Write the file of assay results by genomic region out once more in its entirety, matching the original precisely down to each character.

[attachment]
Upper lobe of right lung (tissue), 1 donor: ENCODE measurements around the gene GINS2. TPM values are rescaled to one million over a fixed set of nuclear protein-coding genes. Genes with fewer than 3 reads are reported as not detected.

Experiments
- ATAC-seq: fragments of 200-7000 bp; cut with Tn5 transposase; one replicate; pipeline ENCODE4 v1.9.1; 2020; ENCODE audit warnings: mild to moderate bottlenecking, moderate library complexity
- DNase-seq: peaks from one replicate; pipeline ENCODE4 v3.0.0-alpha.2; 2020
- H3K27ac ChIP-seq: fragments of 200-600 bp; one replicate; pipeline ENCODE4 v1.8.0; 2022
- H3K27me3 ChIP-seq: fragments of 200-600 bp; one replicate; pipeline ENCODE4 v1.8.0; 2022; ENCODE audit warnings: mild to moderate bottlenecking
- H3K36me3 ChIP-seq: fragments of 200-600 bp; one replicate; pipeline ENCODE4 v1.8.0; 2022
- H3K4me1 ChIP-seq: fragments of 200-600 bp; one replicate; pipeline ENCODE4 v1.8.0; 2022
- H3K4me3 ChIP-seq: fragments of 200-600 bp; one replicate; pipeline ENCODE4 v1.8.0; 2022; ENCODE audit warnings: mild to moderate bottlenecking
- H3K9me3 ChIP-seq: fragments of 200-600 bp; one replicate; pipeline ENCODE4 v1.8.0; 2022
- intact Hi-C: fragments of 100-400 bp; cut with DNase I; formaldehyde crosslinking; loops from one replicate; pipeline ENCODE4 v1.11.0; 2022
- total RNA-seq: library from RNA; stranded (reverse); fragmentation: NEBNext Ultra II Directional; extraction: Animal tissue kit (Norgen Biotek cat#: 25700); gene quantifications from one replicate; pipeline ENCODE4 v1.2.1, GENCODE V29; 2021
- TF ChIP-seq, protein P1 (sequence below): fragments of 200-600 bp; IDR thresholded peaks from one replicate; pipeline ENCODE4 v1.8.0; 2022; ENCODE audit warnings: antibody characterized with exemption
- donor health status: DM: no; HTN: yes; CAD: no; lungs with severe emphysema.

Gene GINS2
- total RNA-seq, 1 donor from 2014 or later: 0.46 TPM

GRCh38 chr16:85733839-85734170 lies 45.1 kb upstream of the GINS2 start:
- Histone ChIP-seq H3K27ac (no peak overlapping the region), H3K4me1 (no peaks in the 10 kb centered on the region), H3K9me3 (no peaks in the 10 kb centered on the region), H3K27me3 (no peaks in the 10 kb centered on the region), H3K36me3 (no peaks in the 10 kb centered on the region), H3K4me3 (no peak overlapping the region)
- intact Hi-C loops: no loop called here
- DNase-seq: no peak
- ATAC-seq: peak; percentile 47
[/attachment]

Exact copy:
Upper lobe of right lung (tissue), 1 donor: ENCODE measurements around the gene GINS2. TPM values are rescaled to one million over a fixed set of nuclear protein-coding genes. Genes with fewer than 3 reads are reported as not detected.

Experiments
- ATAC-seq: fragments of 200-7000 bp; cut with Tn5 transposase; one replicate; pipeline ENCODE4 v1.9.1; 2020; ENCODE audit warnings: mild to moderate bottlenecking, moderate library complexity
- DNase-seq: peaks from one replicate; pipeline ENCODE4 v3.0.0-alpha.2; 2020
- H3K27ac ChIP-seq: fragments of 200-600 bp; one replicate; pipeline ENCODE4 v1.8.0; 2022
- H3K27me3 ChIP-seq: fragments of 200-600 bp; one replicate; pipeline ENCODE4 v1.8.0; 2022; ENCODE audit warnings: mild to moderate bottlenecking
- H3K36me3 ChIP-seq: fragments of 200-600 bp; one replicate; pipeline ENCODE4 v1.8.0; 2022
- H3K4me1 ChIP-seq: fragments of 200-600 bp; one replicate; pipeline ENCODE4 v1.8.0; 2022
- H3K4me3 ChIP-seq: fragments of 200-600 bp; one replicate; pipeline ENCODE4 v1.8.0; 2022; ENCODE audit warnings: mild to moderate bottlenecking
- H3K9me3 ChIP-seq: fragments of 200-600 bp; one replicate; pipeline ENCODE4 v1.8.0; 2022
- intact Hi-C: fragments of 100-400 bp; cut with DNase I; formaldehyde crosslinking; loops from one replicate; pipeline ENCODE4 v1.11.0; 2022
- total RNA-seq: library from RNA; stranded (reverse); fragmentation: NEBNext Ultra II Directional; extraction: Animal tissue kit (Norgen Biotek cat#: 25700); gene quantifications from one replicate; pipeline ENCODE4 v1.2.1, GENCODE V29; 2021
- TF ChIP-seq, protein P1 (sequence below): fragments of 200-600 bp; IDR thresholded peaks from one replicate; pipeline ENCODE4 v1.8.0; 2022; ENCODE audit warnings: antibody characterized with exemption
- donor health status: DM: no; HTN: yes; CAD: no; lungs with severe emphysema.

Gene GINS2
- total RNA-seq, 1 donor from 2014 or later: 0.46 TPM

GRCh38 chr16:85733839-85734170 lies 45.1 kb upstream of the GINS2 start:
- Histone ChIP-seq H3K27ac (no peak overlapping the region), H3K4me1 (no peaks in the 10 kb centered on the region), H3K9me3 (no peaks in the 10 kb centered on the region), H3K27me3 (no peaks in the 10 kb centered on the region), H3K36me3 (no peaks in the 10 kb centered on the region), H3K4me3 (no peak overlapping the region)
- intact Hi-C loops: no loop called here
- DNase-seq: no peak
- ATAC-seq: peak; percentile 47